Truax Delivers Stunning Upset In Great Day for Minnesota Boxing

Minnesota has never been near the center of the boxing world. Until last night, the state had produced only one world title-holder since 1917. But Caleb Truax, the best Minnesota fighter of his generation, changed that with an epic upset over IBF super middleweight champion James DeGale in DeGale’s home town, London.

I’ve seen the odds on the fight everywhere between 11 to 1 and 100 to one. Suffice it to say that Caleb was a heavy underdog. The highly-regarded DeGale won a gold medal at the Beijing Olympics in 2008 and took the IBF super middleweight belt in 2015. He was returning to the ring after an 11-month layoff due to a shoulder injury. DeGale was 23-1-1 entering last night’s fight.

Truax came into the bout at 28-3-2, but suffered a first-round knockout in his last fight. He has had a good career and has ranked among the top 15 middleweights worldwide, but until last night, had never quite cracked the top echelon. I saw Truax box Danny Jacobs in Chicago two or three years ago; he put in a creditable performance, but couldn’t quite match up to one of the world’s top fighters.

I have followed Truax’s career with interest both because he is Minnesota’s top boxer, and because he is a good friend of my son, who manages some professional fighters in his spare time.

Truax with my son and me at a Twin Cities gym

After the one-sided defeat in his last fight, it was obvious that Truax was being brought to England to lose. The fight would be a tuneup for DeGale before he moved on to more famous opponents. But Truax refused to follow the script. While DeGale was talking about the fighters he would take on in following fights, Caleb and his team were studying tape. Caleb came into the fight prepared to press DeGale relentlessly, something the slick Brit doesn’t like.

Caleb broke through in the fifth round, battering DeGale against the ropes and coming close to knocking him out. At least one judge scored it a two-point round, although there was no knockdown. Caleb again scored heavily in the 10th. The fight went the distance, and if it had been close everyone would have expected a home town verdict. But it wasn’t that close, even though one judge scored it a draw; the other two scored it a decisive, if shocking, victory for Truax.

I give a lot of credit not just to the judges, but to British fight fans. Boxing is more popular in Europe than in the U.S., and the London newspapers covered the fight extensively. The Sun wrote:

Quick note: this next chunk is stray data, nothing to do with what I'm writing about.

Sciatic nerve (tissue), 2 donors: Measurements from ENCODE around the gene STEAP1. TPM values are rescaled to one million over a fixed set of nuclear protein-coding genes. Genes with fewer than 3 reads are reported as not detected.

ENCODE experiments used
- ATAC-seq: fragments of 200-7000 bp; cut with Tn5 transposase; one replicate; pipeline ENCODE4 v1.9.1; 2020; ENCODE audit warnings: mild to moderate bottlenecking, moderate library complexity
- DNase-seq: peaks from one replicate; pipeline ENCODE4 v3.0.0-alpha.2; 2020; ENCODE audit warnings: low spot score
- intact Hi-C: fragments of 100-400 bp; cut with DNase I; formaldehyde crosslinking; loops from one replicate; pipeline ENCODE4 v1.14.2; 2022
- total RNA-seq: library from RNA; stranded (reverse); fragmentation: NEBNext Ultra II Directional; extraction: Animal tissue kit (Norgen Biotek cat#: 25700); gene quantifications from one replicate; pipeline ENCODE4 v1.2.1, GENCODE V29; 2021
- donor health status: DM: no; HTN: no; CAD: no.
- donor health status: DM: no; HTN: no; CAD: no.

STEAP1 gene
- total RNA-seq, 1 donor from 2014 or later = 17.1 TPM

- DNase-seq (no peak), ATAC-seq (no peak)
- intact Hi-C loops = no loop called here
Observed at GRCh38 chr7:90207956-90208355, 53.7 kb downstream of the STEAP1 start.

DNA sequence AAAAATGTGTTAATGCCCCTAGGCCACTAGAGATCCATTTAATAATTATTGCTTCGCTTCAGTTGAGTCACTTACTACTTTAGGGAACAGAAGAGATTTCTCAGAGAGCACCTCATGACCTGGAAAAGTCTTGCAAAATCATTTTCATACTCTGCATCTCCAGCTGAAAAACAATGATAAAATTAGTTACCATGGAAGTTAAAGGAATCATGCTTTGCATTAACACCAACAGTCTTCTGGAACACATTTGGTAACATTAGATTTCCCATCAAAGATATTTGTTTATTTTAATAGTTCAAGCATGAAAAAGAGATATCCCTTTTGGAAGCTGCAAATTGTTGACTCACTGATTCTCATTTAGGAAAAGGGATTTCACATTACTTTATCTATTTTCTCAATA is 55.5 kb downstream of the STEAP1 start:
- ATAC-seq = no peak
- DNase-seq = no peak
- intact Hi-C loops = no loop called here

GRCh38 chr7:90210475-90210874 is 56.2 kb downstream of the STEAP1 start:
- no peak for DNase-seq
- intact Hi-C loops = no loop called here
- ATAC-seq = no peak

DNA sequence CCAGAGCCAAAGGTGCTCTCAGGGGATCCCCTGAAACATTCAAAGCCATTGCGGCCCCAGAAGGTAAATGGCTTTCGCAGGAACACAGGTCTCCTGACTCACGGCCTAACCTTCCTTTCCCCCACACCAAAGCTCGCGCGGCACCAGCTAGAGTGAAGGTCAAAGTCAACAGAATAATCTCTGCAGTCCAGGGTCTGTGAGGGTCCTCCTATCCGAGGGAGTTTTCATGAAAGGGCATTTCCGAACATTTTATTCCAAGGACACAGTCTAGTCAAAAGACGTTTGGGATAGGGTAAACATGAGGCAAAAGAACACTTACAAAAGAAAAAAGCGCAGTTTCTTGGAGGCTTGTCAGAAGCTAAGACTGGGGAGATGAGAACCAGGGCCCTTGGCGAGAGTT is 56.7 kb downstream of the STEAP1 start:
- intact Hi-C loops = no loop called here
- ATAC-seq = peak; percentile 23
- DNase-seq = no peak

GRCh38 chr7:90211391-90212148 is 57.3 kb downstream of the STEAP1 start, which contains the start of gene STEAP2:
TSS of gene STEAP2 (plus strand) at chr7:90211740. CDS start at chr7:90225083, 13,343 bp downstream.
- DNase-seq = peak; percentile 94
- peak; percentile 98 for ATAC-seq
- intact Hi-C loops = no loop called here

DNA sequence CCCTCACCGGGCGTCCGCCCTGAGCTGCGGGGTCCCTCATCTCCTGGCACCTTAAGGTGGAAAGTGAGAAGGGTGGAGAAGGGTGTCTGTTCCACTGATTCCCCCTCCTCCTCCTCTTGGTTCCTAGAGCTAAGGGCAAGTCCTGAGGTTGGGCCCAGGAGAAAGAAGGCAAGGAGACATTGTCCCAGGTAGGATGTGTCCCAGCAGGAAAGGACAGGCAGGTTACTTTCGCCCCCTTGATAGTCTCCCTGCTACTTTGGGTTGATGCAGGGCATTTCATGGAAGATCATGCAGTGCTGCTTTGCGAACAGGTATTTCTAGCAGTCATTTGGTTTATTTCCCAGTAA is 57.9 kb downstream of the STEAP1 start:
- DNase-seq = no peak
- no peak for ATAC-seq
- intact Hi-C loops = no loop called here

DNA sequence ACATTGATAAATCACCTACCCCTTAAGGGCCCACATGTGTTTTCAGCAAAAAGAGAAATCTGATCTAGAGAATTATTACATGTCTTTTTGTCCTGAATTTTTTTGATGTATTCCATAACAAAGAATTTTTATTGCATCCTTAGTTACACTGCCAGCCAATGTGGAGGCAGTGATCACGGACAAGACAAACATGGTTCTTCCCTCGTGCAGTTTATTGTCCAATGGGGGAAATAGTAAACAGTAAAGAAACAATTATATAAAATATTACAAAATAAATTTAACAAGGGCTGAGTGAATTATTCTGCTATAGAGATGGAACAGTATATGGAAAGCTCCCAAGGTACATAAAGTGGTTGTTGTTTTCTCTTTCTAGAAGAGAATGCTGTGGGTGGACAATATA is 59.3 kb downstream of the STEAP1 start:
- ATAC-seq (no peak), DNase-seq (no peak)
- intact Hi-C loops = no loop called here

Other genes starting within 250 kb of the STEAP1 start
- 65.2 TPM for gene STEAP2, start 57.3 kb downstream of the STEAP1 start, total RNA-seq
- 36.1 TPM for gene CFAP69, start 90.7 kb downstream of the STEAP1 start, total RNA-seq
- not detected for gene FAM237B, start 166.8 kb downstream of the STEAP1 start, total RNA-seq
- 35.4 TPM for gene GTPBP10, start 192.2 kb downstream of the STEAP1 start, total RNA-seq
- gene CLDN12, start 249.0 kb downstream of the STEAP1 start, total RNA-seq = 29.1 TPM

In his first fight back for 11 months after shoulder surgery, DeGale went into the fight the overwhelming favourite at incredible odds of 1-100.

But Truax didn’t read the script at the Copper Box Arena in London and upset the odds to secure a huge victory.
The American consistently managed to find the defending champion on the ropes and when he got there unloaded some fierce shots. … DeGale was consistently on the back foot, he struggled to find his range and when his shots did land on target there was little there to trouble the challenger.
In truth, Truax put in a much better performance and well deserved his win.

Truax was a Division 1 football player until an injury (to his knee, as I recall) ended that dream. He then graduated from the University of Minnesota and took up boxing to pay off his college debt. Caleb is a high-class guy in a sport that does not always reward such qualities. His intelligence and poise come through in this post-fight interview for British television. DeGale skipped the post-fight press conference as he was taken to a hospital to repair a broken nose.

This is the complete fight; if you jump ahead to 19:25 you can see the decisive fifth round:

While the DeGale-Truax fight got extensive coverage in the London press, it barely rated a mention in the Minneapolis Star Tribune. To get a decent account of the fight, you had to go to the relatively obscure Minnesota Fight News. While local media might be slow to catch on, Caleb Truax understood the significance of what he accomplished last night: he will forever be a world champion.

Truax with my youngest daughter at a Golden Gloves event

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